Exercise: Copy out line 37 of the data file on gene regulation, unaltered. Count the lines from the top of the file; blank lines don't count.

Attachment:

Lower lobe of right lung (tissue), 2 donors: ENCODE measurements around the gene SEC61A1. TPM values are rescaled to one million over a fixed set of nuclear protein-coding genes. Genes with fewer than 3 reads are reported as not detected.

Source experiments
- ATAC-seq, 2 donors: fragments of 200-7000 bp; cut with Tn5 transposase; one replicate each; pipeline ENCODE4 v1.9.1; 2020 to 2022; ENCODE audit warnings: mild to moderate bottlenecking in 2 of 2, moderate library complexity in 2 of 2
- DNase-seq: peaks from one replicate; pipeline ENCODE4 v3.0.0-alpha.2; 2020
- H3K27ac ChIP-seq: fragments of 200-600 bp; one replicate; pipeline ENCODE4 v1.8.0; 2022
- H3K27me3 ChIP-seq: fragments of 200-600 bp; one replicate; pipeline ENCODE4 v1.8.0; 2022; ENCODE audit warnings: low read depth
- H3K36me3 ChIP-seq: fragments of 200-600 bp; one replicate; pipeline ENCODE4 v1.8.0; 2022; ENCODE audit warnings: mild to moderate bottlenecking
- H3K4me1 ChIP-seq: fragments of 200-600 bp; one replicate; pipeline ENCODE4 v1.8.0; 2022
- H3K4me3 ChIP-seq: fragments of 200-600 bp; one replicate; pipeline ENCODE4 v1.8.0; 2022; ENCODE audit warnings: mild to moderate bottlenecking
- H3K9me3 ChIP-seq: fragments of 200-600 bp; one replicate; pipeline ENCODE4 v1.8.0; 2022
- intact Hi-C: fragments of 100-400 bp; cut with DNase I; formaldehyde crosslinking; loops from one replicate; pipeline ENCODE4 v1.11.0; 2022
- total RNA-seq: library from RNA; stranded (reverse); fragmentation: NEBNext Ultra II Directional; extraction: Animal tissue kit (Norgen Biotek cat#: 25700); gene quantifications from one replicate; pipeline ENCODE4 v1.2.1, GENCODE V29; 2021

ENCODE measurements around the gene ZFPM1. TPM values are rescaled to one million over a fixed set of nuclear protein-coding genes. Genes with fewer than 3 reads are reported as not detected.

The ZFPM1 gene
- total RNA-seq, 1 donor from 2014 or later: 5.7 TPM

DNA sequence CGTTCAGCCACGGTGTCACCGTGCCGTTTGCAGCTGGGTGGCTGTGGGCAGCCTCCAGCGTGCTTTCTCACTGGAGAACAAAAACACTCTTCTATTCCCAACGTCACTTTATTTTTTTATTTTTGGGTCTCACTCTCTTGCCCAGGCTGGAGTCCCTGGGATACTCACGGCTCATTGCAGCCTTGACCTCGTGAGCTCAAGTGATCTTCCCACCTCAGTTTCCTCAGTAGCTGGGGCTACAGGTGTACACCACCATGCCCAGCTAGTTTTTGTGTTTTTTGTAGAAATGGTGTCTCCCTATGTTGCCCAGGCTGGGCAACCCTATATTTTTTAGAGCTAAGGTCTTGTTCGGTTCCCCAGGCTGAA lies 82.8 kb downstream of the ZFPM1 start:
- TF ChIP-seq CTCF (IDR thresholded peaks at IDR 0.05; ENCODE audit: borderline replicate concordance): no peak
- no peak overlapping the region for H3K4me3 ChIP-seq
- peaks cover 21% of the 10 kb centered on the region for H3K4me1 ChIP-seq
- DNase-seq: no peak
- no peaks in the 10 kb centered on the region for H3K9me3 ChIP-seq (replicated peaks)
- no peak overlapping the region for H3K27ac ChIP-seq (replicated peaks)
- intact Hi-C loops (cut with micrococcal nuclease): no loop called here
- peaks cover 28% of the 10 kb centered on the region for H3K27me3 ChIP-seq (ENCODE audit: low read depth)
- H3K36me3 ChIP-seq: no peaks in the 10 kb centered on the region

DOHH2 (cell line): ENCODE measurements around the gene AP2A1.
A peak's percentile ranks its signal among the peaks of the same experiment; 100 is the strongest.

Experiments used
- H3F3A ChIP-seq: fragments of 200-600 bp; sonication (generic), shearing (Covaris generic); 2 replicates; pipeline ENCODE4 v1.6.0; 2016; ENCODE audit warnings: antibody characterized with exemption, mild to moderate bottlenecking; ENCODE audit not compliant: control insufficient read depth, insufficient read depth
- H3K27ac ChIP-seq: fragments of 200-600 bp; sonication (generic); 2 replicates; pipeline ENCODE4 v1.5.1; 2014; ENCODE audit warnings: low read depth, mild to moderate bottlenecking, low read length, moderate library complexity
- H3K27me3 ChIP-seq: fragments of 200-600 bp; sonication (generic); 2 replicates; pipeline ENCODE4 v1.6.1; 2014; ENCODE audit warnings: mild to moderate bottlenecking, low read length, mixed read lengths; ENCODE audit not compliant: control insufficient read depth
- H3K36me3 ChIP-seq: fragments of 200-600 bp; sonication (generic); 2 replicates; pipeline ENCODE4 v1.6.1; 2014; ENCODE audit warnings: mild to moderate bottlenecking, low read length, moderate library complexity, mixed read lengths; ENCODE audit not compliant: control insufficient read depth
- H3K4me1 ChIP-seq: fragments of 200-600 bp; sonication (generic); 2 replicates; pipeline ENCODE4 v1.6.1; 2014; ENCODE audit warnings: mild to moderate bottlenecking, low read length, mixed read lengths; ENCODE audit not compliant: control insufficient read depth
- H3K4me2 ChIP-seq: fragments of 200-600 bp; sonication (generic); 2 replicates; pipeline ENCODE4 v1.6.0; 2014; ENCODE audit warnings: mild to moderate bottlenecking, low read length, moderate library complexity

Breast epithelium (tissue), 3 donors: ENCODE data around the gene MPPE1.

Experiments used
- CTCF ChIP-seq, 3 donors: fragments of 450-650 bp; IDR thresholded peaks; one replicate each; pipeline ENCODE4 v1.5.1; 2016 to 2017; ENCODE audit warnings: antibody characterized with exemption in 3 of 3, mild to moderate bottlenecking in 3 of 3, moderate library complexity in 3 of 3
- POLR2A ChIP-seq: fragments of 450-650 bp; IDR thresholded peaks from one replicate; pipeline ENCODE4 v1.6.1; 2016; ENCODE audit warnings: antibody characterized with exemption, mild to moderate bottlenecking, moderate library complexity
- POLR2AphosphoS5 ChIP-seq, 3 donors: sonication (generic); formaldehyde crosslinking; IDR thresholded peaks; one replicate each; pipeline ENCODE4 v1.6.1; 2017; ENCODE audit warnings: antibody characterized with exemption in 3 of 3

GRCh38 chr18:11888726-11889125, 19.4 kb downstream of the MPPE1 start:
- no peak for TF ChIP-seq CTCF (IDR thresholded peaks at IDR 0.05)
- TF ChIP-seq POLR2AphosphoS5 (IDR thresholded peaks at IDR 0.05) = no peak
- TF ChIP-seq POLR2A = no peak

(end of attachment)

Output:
- CTCF ChIP-seq, 3 donors: fragments of 450-650 bp; IDR thresholded peaks; one replicate each; pipeline ENCODE4 v1.5.1; 2016 to 2017; ENCODE audit warnings: antibody characterized with exemption in 3 of 3, mild to moderate bottlenecking in 3 of 3, moderate library complexity in 3 of 3